Grand Slam ... The earthquake bomb.

The successful use of Tallboy led to the Ministry of Aircraft Production giving the go-ahead on 12th July 19441 for the production of a larger (22,000lb) variant, codenamed Grand Slam, for delivery in early 19451 (development had earlier been put on hold while efforts were concentrated on Tallboy) - this was the ten-ton deep penetration bomb conceived by Wallis five years earlier. Its greater size required further development of the special steel alloy for the casing, and meant that few places could machine the casing (it took two days for the initial casting to cool sufficiently for machining)! Although on paper well above the maximum load for a Lancaster, special modifications including the removal of gun turrets allowed the aircraft to carry Grand Slam up to the required 25,000 ft drop height (its greater size meant also that the Lancasters' bomb bay doors had to be removed entirely).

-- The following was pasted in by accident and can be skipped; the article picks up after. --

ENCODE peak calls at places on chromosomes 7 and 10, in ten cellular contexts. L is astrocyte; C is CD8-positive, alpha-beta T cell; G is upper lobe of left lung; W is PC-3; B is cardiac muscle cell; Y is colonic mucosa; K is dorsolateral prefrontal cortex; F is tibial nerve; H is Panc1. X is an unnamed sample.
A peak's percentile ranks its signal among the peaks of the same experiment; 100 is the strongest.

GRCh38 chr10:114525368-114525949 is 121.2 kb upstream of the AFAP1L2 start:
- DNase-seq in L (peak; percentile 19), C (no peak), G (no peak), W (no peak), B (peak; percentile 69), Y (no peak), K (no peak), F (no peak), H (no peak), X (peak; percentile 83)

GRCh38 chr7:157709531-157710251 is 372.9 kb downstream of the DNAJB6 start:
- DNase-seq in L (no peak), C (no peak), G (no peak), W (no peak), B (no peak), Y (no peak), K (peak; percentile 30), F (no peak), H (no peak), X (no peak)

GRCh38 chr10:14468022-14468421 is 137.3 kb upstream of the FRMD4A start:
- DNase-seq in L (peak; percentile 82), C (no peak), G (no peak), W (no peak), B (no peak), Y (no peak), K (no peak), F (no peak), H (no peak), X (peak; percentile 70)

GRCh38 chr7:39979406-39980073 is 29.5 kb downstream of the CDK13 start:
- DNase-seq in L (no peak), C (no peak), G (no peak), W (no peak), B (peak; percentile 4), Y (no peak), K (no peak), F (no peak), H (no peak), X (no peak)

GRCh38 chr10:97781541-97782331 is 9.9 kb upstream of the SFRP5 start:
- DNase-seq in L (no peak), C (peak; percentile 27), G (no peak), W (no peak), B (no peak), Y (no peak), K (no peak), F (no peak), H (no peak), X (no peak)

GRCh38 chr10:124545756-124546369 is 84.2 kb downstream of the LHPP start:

Its first use was against the Bielefeld Viaduct - 3,000 tons of bombs (including Tallboys) had already been dropped on it with little result, but Grand Slam brought it down on 14th March 19454 (the first Grand Slam had been test dropped in the New Forest the day before). Grand Slam was used against similar targets to Tallboy (often a raid would include both types of bomb), and again caused remarkable destruction wherever it was used - the Arnsberg, Arbergen, Neinburg and other bridges were also to be felled by the bomb. In total, 41 Grand Slams were dropped during the war. Photo reconnaissance records were kept of Tallboy and Grand Slam attacks, any major bombing errors being investigated (presumably due to the cost of the weapons).
- video encodings still in process -